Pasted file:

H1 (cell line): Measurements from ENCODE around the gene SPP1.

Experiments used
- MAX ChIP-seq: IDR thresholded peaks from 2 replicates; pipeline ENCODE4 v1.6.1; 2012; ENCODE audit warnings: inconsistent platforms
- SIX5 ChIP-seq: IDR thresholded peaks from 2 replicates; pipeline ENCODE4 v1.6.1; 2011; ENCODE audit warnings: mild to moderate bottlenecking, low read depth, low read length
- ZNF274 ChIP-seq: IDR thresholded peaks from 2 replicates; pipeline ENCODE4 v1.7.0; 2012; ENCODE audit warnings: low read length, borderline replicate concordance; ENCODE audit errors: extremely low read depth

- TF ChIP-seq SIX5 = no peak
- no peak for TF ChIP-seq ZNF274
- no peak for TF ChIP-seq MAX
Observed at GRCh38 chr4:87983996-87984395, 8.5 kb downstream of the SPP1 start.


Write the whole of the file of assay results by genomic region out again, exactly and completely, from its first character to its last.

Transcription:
H1 (cell line): Measurements from ENCODE around the gene SPP1.

Experiments used
- MAX ChIP-seq: IDR thresholded peaks from 2 replicates; pipeline ENCODE4 v1.6.1; 2012; ENCODE audit warnings: inconsistent platforms
- SIX5 ChIP-seq: IDR thresholded peaks from 2 replicates; pipeline ENCODE4 v1.6.1; 2011; ENCODE audit warnings: mild to moderate bottlenecking, low read depth, low read length
- ZNF274 ChIP-seq: IDR thresholded peaks from 2 replicates; pipeline ENCODE4 v1.7.0; 2012; ENCODE audit warnings: low read length, borderline replicate concordance; ENCODE audit errors: extremely low read depth

- TF ChIP-seq SIX5 = no peak
- no peak for TF ChIP-seq ZNF274
- no peak for TF ChIP-seq MAX
Observed at GRCh38 chr4:87983996-87984395, 8.5 kb downstream of the SPP1 start.